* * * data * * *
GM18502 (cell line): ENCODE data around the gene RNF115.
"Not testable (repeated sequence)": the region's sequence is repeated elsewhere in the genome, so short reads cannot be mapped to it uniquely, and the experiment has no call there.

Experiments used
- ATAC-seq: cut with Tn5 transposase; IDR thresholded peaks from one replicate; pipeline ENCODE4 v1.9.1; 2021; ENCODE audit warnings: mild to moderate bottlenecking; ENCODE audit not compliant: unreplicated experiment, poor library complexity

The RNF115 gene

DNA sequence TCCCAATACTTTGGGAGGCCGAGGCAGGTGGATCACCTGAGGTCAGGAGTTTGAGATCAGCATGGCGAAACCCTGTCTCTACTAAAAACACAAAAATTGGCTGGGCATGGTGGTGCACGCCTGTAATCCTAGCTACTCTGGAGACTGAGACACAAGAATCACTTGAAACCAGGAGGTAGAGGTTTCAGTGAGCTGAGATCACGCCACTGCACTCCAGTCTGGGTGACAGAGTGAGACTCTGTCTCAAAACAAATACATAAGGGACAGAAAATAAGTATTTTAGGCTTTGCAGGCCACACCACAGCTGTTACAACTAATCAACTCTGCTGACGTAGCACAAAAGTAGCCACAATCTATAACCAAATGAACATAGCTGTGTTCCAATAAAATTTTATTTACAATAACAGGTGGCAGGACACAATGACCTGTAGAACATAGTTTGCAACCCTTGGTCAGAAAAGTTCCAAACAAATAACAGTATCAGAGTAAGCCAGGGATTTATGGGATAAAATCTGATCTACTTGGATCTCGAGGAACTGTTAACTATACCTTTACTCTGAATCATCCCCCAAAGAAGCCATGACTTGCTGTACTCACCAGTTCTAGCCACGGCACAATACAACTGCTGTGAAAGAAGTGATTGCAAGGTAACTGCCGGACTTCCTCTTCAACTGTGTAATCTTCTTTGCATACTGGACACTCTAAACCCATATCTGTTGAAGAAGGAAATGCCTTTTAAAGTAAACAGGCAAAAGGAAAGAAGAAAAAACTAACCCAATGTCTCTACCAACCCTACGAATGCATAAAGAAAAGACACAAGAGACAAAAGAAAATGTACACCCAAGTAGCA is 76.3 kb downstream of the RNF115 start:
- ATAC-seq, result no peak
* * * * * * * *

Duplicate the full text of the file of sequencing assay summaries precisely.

GM18502 (cell line): ENCODE data around the gene RNF115.
"Not testable (repeated sequence)": the region's sequence is repeated elsewhere in the genome, so short reads cannot be mapped to it uniquely, and the experiment has no call there.

Experiments used
- ATAC-seq: cut with Tn5 transposase; IDR thresholded peaks from one replicate; pipeline ENCODE4 v1.9.1; 2021; ENCODE audit warnings: mild to moderate bottlenecking; ENCODE audit not compliant: unreplicated experiment, poor library complexity

The RNF115 gene

DNA sequence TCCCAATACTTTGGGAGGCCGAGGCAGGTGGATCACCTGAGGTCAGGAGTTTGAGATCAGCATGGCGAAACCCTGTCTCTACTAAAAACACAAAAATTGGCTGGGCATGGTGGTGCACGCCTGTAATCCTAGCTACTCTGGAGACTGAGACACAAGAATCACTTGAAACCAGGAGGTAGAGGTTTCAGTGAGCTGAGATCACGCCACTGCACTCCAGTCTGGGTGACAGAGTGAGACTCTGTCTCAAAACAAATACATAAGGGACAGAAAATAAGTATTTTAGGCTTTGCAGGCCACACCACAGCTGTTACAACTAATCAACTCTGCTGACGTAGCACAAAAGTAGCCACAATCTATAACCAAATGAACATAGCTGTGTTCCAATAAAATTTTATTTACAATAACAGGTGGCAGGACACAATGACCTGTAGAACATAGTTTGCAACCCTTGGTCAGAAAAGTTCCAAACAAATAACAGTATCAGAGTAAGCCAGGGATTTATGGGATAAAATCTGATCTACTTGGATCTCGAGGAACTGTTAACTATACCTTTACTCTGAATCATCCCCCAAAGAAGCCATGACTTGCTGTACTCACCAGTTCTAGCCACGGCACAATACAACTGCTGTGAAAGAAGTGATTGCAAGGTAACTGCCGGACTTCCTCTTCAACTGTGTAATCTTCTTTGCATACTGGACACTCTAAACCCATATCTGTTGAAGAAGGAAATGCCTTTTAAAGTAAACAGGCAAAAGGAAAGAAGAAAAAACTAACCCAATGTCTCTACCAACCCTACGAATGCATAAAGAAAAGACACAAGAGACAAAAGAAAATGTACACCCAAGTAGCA is 76.3 kb downstream of the RNF115 start:
- ATAC-seq, result no peak